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Ed YoderBy Ed Yoder, MBA, MHA, RT(R), CRA, FAHRA

October 2013—Hard to believe it’s October already, this year is moving fast! I love this time of year because it starts bringing changes. The leaves begin to turn, the mornings and evenings get cooler, fireplaces begin to start up, apple season is here, and of course there is fresh squeezed apple cider and pumpkin pie… I just gained 20 pounds thinking about it. But it brings me to a working title for this Link article: “Change.” It’s something that many of us find hard to deal with sometimes, in life and at work, yet there are times when we welcome it, like the change of seasons (or at least some people welcome it). As you move farther down South you learn to not miss the change of seasons and actually like the loss of seasonal change.

Well “change” brings me to thoughts of healthcare changing now, even as I write this! Healthcare Exchanges opened on October 1, 2013. What mess will that bring? There are a lot of comments and opinions on that. Reimbursement is set to change again as CMS decides how we will be reimbursed for MR and CT. I think about all this as I am on the plane flying to Baltimore to make a presidential appearance at the AHRA Fall Conference. I am looking forward to this meeting because it will help me further change at my organization. AHRA will be keeping its pulse on those developments and will use its regulatory news website to keep you informed.

We recently had a big change in our family — we pulled up stakes from sunny Florida and moved to the South Carolina sauna they call Columbia. Lots of changed followed including a new school, a very different way of learning, and house hunting, but at least work would be constant right? After all, the organization I just joined had enjoyed many lucrative years and was building and growing and investing in new technology at a consistent rate. Change struck again, and we ramped back on how we did business in preparation for the stormy seas healthcare was bringing and the uncertain path that we would need to chart. That meant looking at operations and analyzing how we did business. Volume is up, but we need to work on less revenue as reimbursement dwindles and insurers become more demanding!

Soon winter will be upon us and many of our thoughts will turn to the holidays, RSNA, New Year’s resolutions, and so on. Changes on the healthcare landscape will continue. AHRA will be ready to help you manage that change. We are forming a Regulatory Affairs Committee and will be looking at when AHRA, as an organization, should be involved in regulatory affairs as they affect our membership. Because it is just in the development stages, I will report more on that committee as it progresses.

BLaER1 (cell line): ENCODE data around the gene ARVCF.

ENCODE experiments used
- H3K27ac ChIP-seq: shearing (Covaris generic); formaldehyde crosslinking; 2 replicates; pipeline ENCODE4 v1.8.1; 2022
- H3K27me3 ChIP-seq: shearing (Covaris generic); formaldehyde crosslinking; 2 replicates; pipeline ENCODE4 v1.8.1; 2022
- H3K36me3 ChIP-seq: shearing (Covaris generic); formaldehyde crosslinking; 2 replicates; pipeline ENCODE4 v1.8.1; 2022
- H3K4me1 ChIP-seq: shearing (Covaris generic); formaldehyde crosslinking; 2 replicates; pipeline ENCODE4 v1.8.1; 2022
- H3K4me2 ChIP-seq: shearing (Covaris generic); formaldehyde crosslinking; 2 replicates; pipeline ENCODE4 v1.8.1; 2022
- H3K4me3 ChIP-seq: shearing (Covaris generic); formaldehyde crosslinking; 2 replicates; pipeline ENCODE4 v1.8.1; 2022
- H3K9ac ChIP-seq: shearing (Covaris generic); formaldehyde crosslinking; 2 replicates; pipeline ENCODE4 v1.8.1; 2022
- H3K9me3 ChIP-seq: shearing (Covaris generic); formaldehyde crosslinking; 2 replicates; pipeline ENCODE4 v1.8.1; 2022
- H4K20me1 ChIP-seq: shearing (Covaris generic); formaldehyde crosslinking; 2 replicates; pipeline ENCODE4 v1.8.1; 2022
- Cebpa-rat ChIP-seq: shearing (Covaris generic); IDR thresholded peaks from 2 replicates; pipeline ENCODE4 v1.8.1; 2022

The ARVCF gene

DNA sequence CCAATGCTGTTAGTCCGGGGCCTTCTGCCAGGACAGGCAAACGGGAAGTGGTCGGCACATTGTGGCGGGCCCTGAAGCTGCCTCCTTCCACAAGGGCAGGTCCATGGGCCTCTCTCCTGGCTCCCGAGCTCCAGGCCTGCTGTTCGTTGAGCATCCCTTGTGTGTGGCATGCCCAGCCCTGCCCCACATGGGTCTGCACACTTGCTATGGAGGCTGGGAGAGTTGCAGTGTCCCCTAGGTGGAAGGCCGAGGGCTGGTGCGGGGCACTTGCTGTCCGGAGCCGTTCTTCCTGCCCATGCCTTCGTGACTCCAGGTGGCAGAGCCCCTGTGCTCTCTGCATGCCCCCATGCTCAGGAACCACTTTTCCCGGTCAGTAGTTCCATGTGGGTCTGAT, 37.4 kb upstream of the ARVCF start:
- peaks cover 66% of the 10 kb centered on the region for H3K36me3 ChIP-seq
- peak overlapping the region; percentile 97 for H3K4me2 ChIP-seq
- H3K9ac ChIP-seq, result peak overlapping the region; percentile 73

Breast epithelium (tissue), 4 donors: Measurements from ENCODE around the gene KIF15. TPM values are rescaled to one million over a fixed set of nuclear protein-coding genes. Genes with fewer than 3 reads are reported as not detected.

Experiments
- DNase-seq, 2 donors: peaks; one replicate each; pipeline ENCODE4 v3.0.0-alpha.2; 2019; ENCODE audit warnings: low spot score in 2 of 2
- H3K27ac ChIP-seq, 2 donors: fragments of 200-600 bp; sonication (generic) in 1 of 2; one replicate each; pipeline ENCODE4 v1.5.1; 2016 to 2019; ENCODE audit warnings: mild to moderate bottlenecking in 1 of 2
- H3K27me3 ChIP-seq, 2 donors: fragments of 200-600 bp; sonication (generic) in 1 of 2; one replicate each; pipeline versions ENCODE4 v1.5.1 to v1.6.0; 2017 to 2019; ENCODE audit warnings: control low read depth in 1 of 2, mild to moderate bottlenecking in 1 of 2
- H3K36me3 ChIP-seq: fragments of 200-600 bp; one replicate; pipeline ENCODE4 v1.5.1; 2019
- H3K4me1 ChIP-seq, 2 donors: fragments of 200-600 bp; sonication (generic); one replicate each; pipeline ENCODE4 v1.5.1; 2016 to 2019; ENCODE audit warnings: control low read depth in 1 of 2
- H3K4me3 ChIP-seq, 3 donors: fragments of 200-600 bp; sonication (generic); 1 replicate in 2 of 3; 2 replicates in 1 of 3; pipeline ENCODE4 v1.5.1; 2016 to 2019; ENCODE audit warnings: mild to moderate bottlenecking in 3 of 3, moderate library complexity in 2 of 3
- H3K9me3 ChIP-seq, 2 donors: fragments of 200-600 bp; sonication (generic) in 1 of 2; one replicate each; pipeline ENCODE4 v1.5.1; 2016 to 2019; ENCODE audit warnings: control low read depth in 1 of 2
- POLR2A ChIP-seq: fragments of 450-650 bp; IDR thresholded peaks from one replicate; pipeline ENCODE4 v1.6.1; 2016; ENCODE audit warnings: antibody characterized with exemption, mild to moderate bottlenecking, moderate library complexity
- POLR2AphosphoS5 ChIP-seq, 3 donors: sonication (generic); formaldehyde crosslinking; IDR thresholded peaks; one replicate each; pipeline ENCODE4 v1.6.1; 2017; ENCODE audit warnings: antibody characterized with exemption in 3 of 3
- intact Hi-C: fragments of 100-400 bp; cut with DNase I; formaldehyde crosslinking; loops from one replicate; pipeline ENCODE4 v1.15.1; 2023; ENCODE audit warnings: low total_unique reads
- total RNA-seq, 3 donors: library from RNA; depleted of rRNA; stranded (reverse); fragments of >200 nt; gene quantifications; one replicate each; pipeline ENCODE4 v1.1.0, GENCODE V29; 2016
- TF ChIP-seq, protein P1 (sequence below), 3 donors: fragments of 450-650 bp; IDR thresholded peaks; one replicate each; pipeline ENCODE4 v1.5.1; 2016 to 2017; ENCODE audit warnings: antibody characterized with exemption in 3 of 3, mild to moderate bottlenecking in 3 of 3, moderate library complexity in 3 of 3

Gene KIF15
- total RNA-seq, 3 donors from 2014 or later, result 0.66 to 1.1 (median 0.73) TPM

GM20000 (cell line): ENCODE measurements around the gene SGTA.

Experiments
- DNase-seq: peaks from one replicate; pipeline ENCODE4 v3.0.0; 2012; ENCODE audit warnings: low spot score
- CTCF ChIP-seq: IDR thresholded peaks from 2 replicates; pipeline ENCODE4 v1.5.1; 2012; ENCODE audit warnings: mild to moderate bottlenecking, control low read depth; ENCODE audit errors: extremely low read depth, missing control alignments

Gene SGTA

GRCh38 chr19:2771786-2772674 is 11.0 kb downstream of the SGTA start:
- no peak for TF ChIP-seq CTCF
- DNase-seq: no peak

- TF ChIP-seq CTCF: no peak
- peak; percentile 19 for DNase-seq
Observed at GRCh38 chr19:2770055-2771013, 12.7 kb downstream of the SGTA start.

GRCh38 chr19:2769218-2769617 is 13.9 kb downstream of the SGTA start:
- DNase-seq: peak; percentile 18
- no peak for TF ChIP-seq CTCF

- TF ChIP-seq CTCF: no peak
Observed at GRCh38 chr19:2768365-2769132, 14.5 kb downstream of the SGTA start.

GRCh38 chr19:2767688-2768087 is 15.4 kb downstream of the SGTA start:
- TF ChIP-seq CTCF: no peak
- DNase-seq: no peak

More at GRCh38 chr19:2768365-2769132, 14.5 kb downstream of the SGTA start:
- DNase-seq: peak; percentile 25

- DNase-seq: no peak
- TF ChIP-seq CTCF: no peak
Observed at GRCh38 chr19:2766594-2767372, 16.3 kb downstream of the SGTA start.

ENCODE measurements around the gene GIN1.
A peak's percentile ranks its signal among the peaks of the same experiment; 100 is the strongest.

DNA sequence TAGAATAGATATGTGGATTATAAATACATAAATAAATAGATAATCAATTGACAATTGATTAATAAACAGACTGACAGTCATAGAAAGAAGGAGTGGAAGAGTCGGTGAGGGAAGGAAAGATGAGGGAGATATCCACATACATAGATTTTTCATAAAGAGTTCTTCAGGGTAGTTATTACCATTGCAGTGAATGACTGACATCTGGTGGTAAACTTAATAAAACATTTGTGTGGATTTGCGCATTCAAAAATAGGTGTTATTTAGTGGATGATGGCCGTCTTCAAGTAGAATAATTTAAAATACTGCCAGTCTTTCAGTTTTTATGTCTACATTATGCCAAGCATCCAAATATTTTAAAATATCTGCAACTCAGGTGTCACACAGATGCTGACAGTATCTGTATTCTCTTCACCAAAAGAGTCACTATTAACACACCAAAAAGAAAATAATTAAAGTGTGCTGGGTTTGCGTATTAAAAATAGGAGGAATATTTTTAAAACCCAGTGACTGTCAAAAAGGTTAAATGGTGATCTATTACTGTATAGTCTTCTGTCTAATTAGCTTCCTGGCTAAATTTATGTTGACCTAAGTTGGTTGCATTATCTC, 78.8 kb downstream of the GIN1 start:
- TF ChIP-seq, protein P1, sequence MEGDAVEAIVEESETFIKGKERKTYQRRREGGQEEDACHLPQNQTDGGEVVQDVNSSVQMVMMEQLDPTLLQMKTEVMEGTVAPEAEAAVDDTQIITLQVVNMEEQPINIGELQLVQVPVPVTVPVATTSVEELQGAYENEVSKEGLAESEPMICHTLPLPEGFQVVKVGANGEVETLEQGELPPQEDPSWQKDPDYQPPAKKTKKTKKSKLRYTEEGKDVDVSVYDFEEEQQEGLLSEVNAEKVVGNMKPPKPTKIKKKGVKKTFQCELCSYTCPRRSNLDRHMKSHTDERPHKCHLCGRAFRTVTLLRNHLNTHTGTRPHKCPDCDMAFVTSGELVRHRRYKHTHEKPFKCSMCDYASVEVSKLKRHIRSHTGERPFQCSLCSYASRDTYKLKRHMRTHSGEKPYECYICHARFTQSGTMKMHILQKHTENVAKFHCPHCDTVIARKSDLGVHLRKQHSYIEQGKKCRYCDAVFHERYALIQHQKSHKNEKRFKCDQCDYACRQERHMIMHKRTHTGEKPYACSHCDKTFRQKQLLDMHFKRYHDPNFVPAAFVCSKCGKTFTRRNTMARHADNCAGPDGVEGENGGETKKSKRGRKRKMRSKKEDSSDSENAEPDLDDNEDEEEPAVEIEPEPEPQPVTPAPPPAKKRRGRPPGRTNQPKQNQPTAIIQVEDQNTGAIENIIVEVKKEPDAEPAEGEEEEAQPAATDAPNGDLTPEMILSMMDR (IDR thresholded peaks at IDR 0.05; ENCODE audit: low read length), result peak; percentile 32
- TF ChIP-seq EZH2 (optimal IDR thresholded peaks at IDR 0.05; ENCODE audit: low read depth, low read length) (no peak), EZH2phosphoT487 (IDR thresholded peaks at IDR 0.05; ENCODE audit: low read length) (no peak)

The Fall Conference is in full swing as you read this! It has been a great turnout, with around 200 people all looking for further guidance for managing change. On the first day, there were over 30 participants in each of the tracks that started up: the Marketing Track, CRA Exam Workshop, and the Basic Track, and there are many more registered for the Advanced Track, which starts today!

So as change is here be ready, know that AHRA will be there to help, and in the words and music of REO Speedwagon “Roll with the Changes!”

I love a good guitar lead, and there are several masters; the lead in Baker Street by Gerry Rafferty is a signature lead, it tells you the song before the words and singing start and it competes with an equally memorable sax melody line. But there is one that “takes me out to the ball game” as they say, and it is the lead in “Go Your Own Way” by Fleetwood Mac off of the Rumors album. Lindsey Buckingham is one of the most underrated guitar players in rock music today. Just listen to some of his solo work – though sometimes quirky, the string magic from his guitar use is phenomenal. His work with Fleetwood Mac is a testament to that as well. Take a listen, crank it up to 10 and… rock on!

Ed Yoder, MBA, MHA, RT(R), CRA, FAHRA is president of the 2013-2014 AHRA Board of Directors. He is the director of imaging services at Lexington Medical Center in West Columbia, SC and can be reached at  

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